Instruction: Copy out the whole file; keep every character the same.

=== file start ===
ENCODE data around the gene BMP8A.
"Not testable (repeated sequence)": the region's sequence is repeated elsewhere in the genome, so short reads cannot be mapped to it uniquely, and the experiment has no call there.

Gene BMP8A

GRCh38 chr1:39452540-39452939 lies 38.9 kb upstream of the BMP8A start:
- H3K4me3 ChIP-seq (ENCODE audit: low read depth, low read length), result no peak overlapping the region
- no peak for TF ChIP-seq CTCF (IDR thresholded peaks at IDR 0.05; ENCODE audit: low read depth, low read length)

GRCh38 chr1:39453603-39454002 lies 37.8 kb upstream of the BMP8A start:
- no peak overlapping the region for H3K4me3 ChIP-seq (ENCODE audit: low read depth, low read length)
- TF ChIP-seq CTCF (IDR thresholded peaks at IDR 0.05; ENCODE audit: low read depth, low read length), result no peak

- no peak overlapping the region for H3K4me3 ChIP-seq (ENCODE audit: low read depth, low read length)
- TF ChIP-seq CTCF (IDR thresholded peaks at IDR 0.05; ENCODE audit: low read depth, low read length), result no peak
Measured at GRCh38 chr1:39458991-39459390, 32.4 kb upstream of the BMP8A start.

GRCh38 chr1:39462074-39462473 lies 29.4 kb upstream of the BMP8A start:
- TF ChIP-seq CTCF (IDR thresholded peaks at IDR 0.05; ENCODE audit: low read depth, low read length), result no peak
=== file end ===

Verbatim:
ENCODE data around the gene BMP8A.
"Not testable (repeated sequence)": the region's sequence is repeated elsewhere in the genome, so short reads cannot be mapped to it uniquely, and the experiment has no call there.

Gene BMP8A

GRCh38 chr1:39452540-39452939 lies 38.9 kb upstream of the BMP8A start:
- H3K4me3 ChIP-seq (ENCODE audit: low read depth, low read length), result no peak overlapping the region
- no peak for TF ChIP-seq CTCF (IDR thresholded peaks at IDR 0.05; ENCODE audit: low read depth, low read length)

GRCh38 chr1:39453603-39454002 lies 37.8 kb upstream of the BMP8A start:
- no peak overlapping the region for H3K4me3 ChIP-seq (ENCODE audit: low read depth, low read length)
- TF ChIP-seq CTCF (IDR thresholded peaks at IDR 0.05; ENCODE audit: low read depth, low read length), result no peak

- no peak overlapping the region for H3K4me3 ChIP-seq (ENCODE audit: low read depth, low read length)
- TF ChIP-seq CTCF (IDR thresholded peaks at IDR 0.05; ENCODE audit: low read depth, low read length), result no peak
Measured at GRCh38 chr1:39458991-39459390, 32.4 kb upstream of the BMP8A start.

GRCh38 chr1:39462074-39462473 lies 29.4 kb upstream of the BMP8A start:
- TF ChIP-seq CTCF (IDR thresholded peaks at IDR 0.05; ENCODE audit: low read depth, low read length), result no peak